Fmorning at the end of the Ridnaun valley South-Tirol, at the very back, begins a journey towards the light – and into the darkness. In a minibus we go up the slope, between dark green, dewy stone pines, spruces and larches. The sandy path is dusty, the eye occasionally catches a glimpse of the gray monster – an ore processing plant. legacy of the industrial revolution. Machines broke and crushed the rock that was taken from the rock. Today the complex is part of a museum. A small part. The greater is the snow mountain itself, which punctured. And St. Martin, once the highest permanent settlement in Europe. For several centuries, miners dug for mineral mixtures inside the massif. First with fire, then with mallet and iron, finally with black powder, finally with dynamite. Above, behind the yoke, they lived at 2355 meters above sea level, far above the forest, just below the peaks. Some sections of the underground labyrinth of paths and tunnels are still accessible today. It is 150 kilometers long in total – spread over several floors, it stretches from one side of the mountain to the other.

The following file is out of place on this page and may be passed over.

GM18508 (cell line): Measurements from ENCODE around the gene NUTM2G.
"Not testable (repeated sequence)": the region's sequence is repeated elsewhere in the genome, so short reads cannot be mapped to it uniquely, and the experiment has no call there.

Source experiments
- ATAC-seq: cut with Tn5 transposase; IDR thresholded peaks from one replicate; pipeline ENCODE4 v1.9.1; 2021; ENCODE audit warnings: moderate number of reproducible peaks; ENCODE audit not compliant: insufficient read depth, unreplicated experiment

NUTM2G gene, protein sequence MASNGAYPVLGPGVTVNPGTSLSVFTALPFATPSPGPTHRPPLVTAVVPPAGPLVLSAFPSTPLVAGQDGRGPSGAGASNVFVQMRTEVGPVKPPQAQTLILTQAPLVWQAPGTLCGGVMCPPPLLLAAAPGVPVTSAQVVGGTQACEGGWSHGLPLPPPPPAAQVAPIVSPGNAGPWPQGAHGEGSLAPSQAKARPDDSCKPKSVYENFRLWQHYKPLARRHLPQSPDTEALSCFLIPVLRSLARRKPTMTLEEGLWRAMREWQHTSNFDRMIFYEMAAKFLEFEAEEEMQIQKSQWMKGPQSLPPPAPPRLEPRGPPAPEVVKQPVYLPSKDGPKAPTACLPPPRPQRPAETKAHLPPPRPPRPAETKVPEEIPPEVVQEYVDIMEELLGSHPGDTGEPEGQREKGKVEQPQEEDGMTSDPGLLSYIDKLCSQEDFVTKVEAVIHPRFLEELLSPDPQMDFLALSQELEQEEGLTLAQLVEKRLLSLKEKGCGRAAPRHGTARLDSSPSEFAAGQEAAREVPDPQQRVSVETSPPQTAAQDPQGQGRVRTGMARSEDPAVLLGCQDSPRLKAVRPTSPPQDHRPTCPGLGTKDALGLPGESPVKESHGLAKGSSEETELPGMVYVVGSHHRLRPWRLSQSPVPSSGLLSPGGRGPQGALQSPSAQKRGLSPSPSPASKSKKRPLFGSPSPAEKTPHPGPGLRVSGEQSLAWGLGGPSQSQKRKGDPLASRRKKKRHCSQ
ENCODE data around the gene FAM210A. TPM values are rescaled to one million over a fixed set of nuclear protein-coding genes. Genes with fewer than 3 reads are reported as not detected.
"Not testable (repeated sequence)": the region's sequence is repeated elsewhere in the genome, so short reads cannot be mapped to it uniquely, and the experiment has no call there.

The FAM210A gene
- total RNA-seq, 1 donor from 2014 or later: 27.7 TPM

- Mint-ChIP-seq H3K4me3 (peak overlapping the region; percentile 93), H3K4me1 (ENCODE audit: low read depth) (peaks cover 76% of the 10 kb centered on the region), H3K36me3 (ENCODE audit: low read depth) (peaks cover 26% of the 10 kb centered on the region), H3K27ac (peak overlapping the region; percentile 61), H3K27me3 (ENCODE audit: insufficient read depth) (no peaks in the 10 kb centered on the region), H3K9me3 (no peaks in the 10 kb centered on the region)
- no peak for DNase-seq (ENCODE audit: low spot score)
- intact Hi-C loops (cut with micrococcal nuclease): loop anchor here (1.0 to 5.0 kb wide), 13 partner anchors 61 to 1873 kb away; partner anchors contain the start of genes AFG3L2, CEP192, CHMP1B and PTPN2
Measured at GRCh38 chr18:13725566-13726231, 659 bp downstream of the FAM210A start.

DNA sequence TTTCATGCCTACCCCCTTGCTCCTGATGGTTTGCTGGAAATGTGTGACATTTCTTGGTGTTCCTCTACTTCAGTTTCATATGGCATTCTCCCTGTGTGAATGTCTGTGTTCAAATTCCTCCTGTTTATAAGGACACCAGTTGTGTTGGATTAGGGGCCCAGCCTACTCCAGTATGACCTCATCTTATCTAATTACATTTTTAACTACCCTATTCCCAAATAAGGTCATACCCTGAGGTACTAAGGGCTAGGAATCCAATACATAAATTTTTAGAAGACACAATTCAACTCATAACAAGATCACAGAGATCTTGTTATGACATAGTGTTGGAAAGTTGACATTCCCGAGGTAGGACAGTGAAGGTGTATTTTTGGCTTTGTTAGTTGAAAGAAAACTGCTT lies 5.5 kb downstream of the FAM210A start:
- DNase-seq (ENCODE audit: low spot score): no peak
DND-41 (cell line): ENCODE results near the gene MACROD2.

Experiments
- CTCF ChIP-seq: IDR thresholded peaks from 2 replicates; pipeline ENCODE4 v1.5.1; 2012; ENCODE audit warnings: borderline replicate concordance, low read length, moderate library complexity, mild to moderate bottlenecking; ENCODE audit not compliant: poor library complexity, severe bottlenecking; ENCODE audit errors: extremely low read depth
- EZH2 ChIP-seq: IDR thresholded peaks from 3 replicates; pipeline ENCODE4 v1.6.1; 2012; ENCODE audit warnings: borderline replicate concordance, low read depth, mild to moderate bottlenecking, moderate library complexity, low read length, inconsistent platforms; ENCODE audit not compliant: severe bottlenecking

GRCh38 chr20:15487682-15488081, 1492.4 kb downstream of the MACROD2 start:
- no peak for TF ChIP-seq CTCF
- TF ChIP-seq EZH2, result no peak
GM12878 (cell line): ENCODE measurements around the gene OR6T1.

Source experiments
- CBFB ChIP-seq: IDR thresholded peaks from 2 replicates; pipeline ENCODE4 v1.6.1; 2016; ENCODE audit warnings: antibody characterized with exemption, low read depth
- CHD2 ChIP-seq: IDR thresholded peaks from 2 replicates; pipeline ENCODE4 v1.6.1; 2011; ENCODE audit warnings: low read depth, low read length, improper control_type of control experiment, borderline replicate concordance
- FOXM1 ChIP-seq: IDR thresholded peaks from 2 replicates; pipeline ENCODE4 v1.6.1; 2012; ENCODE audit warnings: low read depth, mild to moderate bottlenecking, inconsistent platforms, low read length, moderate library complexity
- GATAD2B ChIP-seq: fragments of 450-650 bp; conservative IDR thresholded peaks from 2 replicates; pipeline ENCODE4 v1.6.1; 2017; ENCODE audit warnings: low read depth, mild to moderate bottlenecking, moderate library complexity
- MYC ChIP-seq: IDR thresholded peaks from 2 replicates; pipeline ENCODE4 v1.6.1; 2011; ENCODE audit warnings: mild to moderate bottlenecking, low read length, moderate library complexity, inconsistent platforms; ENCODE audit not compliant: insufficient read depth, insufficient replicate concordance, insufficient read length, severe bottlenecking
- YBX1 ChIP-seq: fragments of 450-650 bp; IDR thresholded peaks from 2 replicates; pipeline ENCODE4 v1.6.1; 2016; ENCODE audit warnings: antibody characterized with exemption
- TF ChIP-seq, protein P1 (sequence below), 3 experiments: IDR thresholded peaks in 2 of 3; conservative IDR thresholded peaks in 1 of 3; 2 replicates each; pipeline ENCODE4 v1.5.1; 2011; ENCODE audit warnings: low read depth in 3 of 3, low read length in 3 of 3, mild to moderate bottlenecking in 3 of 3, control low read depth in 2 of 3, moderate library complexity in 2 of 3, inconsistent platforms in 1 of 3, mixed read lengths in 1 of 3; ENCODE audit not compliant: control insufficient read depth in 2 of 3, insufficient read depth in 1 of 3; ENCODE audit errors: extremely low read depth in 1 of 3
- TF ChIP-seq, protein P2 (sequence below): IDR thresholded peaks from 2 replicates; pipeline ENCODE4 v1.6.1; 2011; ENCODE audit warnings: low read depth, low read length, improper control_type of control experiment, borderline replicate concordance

Step by step, Verena Wurzer hikes almost vertically towards the summit that surrounds us. In the summer, the history student accompanies tourists over the mountain – and into it, through it. The former life in the tunnel settlement is the historical topic that the 27-year-old can’t let go of. But research is tough. “It’s difficult to get information,” she says, “one doesn’t talk about St. Martin. And yet the village is still present. In the memories In dreams.” Crickets chirp, grasshoppers jump, cotton grass gently sways in the pleasantly fresh breeze. Pure beauty? No, human crimes have eaten their way into the idyll like incurable scars: rail braking paths hewn into the slope, horizontal horse ramps, a rusted material cable car.
#South #Tyrol #dark